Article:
Blonde on blonde but a whole lot better

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Photo by Erika Sanborn

Photo by Erika Sanborn

Photo by Erika Sanborn

Photo by Erika Sanborn

Abigail Pyke is a purpose-driven blonde. "When I'm putting together an outfit," she tells me, "I always step back from the mirror and ask myself, 'How can I make this more interesting?'"

I first encountered Abigail eight years ago. She sat behind me in my penultimate year of high school mathematics. It was, unfortunately, not a subject that could be made more interesting. Neither of us particularly enjoyed or understood the class.

I'm pleased to say that our paths recently crossed in a more dynamic environment: the fashion capital of the world. Abi's suitcase sat in my room in Paris for a few weeks at one point. We also met up in London. When I was on the fence about purchasing a used pair of maroon Bass loafers, I was grateful for her discerning eye and dry wit. "Get them," she said. "They'll last."

The Windsor native is currently pursuing a MSc in Luxury Management and Marketing from emlyon business school. Over the past year, she divided her time between campuses in Paris and Shanghai as well as the London College of Fashion. Her classes included Consumer Lifestyles, European Law, Digital Marketing, Human Branding, as well as an in-company project with a London-based prosecco and champagne brand.

I think of Abi when I'm drinking a nice craft cocktail. Her favourite one to make herself is a French 75. "I like any cocktail that has gin and lemon and resembles a grown up lemonade," she says. The twenty four year old has a penchant for the phrase "Que sera sera" but you can tell that she's no stranger to hard work. She holds an Bachelor's degree from the University of Windsor in Honours Business Administration and she does not take shit from men who try to question her intelligence or interests. Keep reading to learn more about her line of work.

RS: How do you express yourself, Abi?
AP: I very poorly speak three languages: English, French, and German. I think language is important, but as a frequent traveller I know it's not the most important. I think I express myself through my clothing, and through my facial expressions. I'm told my face is easy to read, though my last three months in Shanghai made me a GREAT hand gesture communicator.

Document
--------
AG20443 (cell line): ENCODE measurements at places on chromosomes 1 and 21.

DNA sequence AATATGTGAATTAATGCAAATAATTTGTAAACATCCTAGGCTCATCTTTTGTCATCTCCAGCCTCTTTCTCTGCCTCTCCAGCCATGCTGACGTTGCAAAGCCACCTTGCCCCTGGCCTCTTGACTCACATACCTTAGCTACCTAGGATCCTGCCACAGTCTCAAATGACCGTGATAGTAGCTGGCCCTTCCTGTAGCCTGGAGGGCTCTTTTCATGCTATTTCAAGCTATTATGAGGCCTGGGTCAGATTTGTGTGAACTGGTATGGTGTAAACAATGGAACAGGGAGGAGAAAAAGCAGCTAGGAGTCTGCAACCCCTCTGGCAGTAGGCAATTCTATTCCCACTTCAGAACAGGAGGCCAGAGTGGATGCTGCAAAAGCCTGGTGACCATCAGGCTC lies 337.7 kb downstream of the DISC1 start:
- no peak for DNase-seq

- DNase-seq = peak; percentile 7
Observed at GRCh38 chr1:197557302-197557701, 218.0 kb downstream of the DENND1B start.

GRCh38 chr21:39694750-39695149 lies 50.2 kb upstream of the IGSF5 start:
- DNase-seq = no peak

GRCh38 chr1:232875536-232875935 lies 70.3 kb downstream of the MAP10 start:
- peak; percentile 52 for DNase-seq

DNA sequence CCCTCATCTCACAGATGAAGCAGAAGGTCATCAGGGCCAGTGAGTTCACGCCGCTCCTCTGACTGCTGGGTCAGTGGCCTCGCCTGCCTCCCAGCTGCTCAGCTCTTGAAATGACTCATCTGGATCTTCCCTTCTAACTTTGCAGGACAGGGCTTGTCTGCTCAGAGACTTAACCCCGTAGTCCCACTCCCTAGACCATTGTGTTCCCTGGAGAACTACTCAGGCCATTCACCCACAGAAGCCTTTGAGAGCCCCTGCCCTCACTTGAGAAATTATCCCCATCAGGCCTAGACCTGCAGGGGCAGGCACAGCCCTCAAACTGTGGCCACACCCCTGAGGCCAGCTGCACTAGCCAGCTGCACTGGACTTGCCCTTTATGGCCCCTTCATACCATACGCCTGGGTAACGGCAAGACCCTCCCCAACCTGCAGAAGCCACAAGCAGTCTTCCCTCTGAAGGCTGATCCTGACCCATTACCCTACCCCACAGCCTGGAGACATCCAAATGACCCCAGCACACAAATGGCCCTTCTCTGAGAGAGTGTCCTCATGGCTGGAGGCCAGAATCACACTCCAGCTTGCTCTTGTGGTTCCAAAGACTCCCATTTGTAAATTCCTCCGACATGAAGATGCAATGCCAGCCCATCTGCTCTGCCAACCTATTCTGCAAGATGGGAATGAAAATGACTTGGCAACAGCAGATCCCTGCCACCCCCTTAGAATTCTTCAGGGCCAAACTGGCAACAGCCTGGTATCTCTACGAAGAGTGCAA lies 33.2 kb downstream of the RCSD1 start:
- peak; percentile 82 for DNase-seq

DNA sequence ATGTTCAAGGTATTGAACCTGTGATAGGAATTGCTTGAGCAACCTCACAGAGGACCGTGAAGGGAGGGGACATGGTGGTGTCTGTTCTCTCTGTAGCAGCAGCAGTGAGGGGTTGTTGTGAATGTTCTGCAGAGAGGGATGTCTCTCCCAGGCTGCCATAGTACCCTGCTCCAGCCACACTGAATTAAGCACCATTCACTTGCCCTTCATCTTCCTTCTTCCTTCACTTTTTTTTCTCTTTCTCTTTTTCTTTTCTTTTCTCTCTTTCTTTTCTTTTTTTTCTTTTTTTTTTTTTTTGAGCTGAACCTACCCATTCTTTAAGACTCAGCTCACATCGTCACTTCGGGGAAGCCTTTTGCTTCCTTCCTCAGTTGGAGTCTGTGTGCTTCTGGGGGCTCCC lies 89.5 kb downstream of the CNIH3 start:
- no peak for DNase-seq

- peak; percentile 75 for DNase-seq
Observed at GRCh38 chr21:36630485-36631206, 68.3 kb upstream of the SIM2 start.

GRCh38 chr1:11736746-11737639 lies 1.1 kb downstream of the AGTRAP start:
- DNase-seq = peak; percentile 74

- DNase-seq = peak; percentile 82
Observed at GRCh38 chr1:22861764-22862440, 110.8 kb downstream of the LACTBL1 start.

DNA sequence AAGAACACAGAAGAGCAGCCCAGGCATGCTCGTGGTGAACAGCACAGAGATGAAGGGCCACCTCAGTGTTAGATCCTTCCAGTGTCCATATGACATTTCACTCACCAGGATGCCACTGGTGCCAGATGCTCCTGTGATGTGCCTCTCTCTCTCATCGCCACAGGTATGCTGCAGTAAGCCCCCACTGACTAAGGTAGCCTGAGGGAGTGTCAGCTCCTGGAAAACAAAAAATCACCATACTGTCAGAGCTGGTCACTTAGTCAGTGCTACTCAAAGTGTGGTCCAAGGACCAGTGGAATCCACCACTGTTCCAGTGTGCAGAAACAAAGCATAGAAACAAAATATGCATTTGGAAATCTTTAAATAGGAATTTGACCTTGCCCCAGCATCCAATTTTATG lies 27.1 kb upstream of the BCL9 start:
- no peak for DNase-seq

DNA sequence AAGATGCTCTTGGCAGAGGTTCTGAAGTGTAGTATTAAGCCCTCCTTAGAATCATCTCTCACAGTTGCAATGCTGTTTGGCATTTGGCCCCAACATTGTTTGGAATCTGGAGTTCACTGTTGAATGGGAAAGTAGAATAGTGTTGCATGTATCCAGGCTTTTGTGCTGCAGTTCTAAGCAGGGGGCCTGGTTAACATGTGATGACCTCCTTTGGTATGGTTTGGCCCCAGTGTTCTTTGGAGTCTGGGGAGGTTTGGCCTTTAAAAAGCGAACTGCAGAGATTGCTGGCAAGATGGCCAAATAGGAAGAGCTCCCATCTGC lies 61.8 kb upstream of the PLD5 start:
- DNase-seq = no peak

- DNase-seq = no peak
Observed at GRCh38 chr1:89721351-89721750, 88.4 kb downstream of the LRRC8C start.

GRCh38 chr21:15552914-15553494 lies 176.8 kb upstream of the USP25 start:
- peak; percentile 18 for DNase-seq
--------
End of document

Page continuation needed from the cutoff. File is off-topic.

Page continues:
RS: You just returned to Southwestern Ontario from Shanghai. How does it feel?
AP: Shanghai is a cool vacation city, but living there for three months was too much for me. Getting home from China last week put me in a mood upswing. I've been deliriously happy to be home.

RS: Windsor was where you say you broke out of your shell.
AP: As someone who was really involved in uni (at least, for my undergrad degree), and as someone who was previously painfully shy and nervous talking to people, I'm astounded at how much it broke me out of my shell. Not sure how that happened.

RS: What did working for the Windsor International Film Festival (WIFF) teach you?
AP: To never say "but that's not my job!!" I learned that when you work on a team like that one, you have to have your hands in a few different baskets as needed. No one likes a team member that only does what's in their job description.

RS: I agree. How do you feel about having done so many group projects in business school?
AP: Group projects are necessary in business school, but having completed two business related degrees, I can safely say I'm over it. I'm pretty particular. Some would call me bossy, but I'd describe myself as take-charge, especially in group projects. I like to think that I have my opinions but can step back and see where others are coming from. That took me a while to learn.

RS: What is it that you do now?
AP: I work in fashion marketing (which I've been working towards for so long and it sounds surreal so I feel like a poser whenever I answer with that). I love consumer behaviour and fashion theory and why we buy the things we do and what it says about us.

RS: Who's your fave designer at the moment?
AP: Rosie Assoulin. If you're a fan of Man Repeller you'll know her name, but I like that she's a smaller independent designer with a recognizable collection. Also, plaid. I like the plaids she uses.

RS: Any other brands you admire?
AP: Brands that work against how damaging and wasteful the fashion industry can be. [I appreciate] brands that have sustainable practices built into their identity, and not just as a bandwagon thing for marketing purposes. I think brands like that are really important and are changing the industry right now.

RS: Can you give me a couple examples?